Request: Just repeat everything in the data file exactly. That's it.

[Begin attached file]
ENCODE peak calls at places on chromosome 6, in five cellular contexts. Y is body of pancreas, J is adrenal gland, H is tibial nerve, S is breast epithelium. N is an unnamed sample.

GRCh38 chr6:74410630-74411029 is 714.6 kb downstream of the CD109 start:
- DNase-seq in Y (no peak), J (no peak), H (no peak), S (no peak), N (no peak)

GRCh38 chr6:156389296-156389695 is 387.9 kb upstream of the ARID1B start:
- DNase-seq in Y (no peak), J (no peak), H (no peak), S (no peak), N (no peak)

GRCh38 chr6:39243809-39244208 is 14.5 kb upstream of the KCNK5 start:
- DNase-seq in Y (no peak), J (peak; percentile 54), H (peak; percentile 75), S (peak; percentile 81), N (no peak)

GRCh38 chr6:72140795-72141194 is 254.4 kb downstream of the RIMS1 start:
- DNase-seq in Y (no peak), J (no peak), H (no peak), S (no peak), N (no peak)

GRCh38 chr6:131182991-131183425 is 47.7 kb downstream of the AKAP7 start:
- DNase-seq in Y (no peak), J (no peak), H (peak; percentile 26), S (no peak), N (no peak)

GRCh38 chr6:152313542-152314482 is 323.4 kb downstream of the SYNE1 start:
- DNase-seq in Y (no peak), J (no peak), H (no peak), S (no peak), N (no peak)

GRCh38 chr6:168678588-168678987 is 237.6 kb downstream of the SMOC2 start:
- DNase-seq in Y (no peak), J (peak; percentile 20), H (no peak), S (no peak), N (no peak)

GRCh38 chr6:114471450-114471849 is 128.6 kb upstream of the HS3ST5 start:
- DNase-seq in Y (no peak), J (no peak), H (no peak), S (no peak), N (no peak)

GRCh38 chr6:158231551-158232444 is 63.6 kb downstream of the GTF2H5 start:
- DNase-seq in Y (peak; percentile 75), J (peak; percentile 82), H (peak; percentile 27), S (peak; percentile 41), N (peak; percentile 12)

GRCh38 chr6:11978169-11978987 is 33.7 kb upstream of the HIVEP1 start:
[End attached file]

ENCODE peak calls at places on chromosome 6, in five cellular contexts. Y is body of pancreas, J is adrenal gland, H is tibial nerve, S is breast epithelium. N is an unnamed sample.

GRCh38 chr6:74410630-74411029 is 714.6 kb downstream of the CD109 start:
- DNase-seq in Y (no peak), J (no peak), H (no peak), S (no peak), N (no peak)

GRCh38 chr6:156389296-156389695 is 387.9 kb upstream of the ARID1B start:
- DNase-seq in Y (no peak), J (no peak), H (no peak), S (no peak), N (no peak)

GRCh38 chr6:39243809-39244208 is 14.5 kb upstream of the KCNK5 start:
- DNase-seq in Y (no peak), J (peak; percentile 54), H (peak; percentile 75), S (peak; percentile 81), N (no peak)

GRCh38 chr6:72140795-72141194 is 254.4 kb downstream of the RIMS1 start:
- DNase-seq in Y (no peak), J (no peak), H (no peak), S (no peak), N (no peak)

GRCh38 chr6:131182991-131183425 is 47.7 kb downstream of the AKAP7 start:
- DNase-seq in Y (no peak), J (no peak), H (peak; percentile 26), S (no peak), N (no peak)

GRCh38 chr6:152313542-152314482 is 323.4 kb downstream of the SYNE1 start:
- DNase-seq in Y (no peak), J (no peak), H (no peak), S (no peak), N (no peak)

GRCh38 chr6:168678588-168678987 is 237.6 kb downstream of the SMOC2 start:
- DNase-seq in Y (no peak), J (peak; percentile 20), H (no peak), S (no peak), N (no peak)

GRCh38 chr6:114471450-114471849 is 128.6 kb upstream of the HS3ST5 start:
- DNase-seq in Y (no peak), J (no peak), H (no peak), S (no peak), N (no peak)

GRCh38 chr6:158231551-158232444 is 63.6 kb downstream of the GTF2H5 start:
- DNase-seq in Y (peak; percentile 75), J (peak; percentile 82), H (peak; percentile 27), S (peak; percentile 41), N (peak; percentile 12)

GRCh38 chr6:11978169-11978987 is 33.7 kb upstream of the HIVEP1 start: